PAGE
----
Report Uncovers Shift to Mobility Culture
March 14, 2019—A new report from Allison+Partners suggests that changing definitions of transportation and an influx of new mobility solutions are paving the way for the birth of a new culture—the mobility culture. Resulting from the intersection of transportation and technology, this cultural shift will be driven forward by a new generation of consumers—those just now coming of driving/ride-sharing age.
The study, dubbed "The Birth of Mobility Culture," also explores implications for brand marketers as consumer values shift from “me” to “we” and access to new mobility options increase.
The report, based on a survey of U.S. consumers fielded in January 2019, reveals some key findings:
- Cars remain at the center of today’s transportation equation, but how they’re used is changing. While roughly 70 percent of licensed Americans drive their vehicles daily, 38 percent of those without a driver’s license say they have no need for one. With Gen Z, the numbers become even more significant—nearly 70 percent of Gen Z respondents do not have their driver’s license and 30 percent of those who do not currently possess their driver’s license have no intention or desire to get one.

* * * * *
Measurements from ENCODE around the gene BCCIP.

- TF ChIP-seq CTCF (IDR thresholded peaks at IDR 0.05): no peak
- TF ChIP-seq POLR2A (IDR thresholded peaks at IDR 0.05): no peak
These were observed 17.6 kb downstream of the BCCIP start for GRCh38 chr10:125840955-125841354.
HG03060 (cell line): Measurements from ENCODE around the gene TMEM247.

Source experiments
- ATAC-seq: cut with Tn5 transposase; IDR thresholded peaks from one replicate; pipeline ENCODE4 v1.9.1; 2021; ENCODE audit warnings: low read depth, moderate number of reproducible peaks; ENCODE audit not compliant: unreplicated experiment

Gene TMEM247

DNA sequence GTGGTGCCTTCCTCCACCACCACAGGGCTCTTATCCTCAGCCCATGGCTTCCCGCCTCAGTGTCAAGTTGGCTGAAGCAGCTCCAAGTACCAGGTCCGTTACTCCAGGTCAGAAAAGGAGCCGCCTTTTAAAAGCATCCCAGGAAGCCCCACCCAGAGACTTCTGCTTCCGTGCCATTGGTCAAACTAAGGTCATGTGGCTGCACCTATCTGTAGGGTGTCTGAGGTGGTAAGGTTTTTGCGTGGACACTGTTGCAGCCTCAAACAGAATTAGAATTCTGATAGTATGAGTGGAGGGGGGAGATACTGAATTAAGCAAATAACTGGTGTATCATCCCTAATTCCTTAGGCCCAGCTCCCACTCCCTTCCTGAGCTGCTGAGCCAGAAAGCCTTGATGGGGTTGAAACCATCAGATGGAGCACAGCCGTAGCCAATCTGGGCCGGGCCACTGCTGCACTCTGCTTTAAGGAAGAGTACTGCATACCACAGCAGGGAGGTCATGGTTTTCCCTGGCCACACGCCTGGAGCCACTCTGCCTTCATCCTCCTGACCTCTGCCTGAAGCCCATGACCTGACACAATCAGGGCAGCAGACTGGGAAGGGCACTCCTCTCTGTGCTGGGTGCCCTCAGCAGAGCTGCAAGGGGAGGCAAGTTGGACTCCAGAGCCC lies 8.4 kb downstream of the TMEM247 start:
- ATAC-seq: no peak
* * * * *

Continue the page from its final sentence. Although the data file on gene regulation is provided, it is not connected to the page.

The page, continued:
- Car culture shifts from “me” to “we.” Younger generations, including Gen Z, have begun to see automotive benefits that move beyond convenience to relaxation and social experiences. When asked why they would purchase an autonomous vehicle, Gen Z consumers cited relaxation as a primary factor (65 percent) —almost equal to convenience (67 percent).
- For Gen Z, the car has become less aspirational. Gen Z sees cars more as appliances than any other generation, with more than half of Gen Z respondents (56 percent) indicating a car represents essentially no more than a means of transportation.
- Technology and transportation have become synonymous. The excitement for autonomous technologies is driven by Gen Z, due largely to a high trust level with technology. Ultimately, 60 percent believe they will use autonomous vehicles by 2029.